Venture capitalists are increasingly looking for young, innovative companies in areas outside of traditional technology hubs such as Boston, New York and California’s Silicon Valley. And few are scouring the country quite like Steve Case.
Case, the former chairman of America Online, announced plans Thursday to invest $100,000 in each of 10 tech start-ups in cities such as Durham, N.C.; Nashville; and Minneapolis. He made the decision after hearing the companies describe their businesses at an event Wednesday sponsored by Google at the search giant’s headquarters in Mountain View, Calif.
“I was so inspired by the consistent quality of each of the pitches that I made an on-the-spot decision to support each company,” Case, one of the investors behind Revolution Ventures in Washington, said in a statement.
Case has spearheaded a campaign in the past few years to unearth promising new technology ventures in every corner of the country, particularly areas that have been historically underserved by angel investors and venture capital groups. Calling the movement “the rise of the rest,” Case has urged investors and policymakers to look beyond Google’s and Facebook’s back yard when trying to cultivate innovation and entrepreneurship.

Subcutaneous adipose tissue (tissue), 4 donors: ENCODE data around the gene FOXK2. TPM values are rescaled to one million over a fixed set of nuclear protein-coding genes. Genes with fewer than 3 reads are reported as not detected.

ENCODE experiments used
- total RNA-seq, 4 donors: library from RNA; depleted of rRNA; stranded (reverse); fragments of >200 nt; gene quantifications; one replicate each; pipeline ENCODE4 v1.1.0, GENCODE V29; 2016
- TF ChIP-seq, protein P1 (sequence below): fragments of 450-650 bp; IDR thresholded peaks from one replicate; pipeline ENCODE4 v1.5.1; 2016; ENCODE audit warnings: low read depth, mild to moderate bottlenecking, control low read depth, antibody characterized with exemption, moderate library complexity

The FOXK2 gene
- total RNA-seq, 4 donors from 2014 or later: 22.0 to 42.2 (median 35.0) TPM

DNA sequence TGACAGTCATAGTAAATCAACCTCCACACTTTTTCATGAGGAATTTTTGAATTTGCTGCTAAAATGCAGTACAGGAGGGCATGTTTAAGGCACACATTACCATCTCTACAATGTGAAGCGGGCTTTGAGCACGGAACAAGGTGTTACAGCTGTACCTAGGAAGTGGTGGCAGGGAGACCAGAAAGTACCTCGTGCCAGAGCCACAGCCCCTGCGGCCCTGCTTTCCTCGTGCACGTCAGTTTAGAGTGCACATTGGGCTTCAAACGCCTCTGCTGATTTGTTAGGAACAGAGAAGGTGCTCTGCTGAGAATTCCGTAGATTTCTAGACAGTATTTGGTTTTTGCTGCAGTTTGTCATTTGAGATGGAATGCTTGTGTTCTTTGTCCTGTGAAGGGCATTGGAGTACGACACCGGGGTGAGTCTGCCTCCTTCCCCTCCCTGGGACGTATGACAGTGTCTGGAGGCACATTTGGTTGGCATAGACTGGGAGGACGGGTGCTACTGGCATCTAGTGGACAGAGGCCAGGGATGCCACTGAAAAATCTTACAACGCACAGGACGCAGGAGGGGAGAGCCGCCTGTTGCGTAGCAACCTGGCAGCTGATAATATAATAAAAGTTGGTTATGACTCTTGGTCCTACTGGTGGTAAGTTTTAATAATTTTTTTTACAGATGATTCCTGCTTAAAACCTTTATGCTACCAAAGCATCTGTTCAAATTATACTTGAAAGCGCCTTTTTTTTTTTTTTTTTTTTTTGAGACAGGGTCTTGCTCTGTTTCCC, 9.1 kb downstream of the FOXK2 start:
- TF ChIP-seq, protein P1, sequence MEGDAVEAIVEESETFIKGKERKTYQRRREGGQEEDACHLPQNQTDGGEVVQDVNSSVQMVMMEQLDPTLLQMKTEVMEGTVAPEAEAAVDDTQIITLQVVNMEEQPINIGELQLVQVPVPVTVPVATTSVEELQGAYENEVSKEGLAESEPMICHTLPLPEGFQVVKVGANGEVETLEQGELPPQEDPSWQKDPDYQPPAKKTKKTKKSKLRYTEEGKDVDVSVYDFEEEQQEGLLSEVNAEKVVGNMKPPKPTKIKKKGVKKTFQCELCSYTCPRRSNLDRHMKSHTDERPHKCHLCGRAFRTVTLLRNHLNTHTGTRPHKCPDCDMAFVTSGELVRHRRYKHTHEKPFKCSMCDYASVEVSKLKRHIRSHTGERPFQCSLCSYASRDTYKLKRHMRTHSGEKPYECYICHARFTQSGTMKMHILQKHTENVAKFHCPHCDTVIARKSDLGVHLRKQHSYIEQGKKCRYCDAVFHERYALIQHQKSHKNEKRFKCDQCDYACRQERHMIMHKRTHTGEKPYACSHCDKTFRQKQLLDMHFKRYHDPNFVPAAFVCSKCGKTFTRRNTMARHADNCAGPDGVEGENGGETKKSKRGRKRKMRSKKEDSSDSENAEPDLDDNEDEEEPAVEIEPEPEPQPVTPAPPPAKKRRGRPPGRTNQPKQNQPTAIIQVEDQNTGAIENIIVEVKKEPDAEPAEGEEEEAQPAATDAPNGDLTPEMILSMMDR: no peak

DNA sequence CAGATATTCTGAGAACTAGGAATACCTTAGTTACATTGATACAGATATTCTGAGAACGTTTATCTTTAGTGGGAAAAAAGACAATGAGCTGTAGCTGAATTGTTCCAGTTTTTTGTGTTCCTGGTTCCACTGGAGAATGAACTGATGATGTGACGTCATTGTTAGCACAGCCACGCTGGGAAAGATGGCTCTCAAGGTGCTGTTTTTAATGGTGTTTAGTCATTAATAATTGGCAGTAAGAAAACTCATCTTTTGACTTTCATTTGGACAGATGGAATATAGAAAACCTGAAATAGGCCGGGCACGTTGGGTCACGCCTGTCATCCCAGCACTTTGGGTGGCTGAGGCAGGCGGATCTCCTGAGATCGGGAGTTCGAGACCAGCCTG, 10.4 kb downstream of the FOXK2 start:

Google invited the companies to its campus to pitch to investors after the start-ups won local competitions. None were guaranteed to walk away with any capital.
A start-up called Windsor Circle claimed one of Case’s $100,000 infusions. Judges at the event crowned Windsor Circle the top company. The start-up, which hails from the American Underground business incubator in Durham, offers software that helps online retailers retain customers through targeted, data-driven marketing.
“For us, winning on a national stage like that reads as ‘Boom, we just punched a ticket and proved that one of the hottest marketing start-ups in the country is located in Durham, North Carolina,’ ” Matt Williamson, Windsor Circle’s chief executive, said in an interview.
Others pitching at the event included Automated Insights, also from Durham, whose technology converts big data patterns into easy-to-read narratives, and Detroit’s iRule, which lets users control their televisions and lighting from their smartphones.
The lone representative from the health-care sector, Nashville’s InvisionHeart, provides software that transmits cardiac patients’ data between health-care providers and cardiologists in real time. Meanwhile, Chicago was represented by WeDeliver, a service that allows anyone to work as a delivery person for local businesses such as florists and restaurants, and MarkITx, a marketplace where companies can buy and sell used IT hardware.
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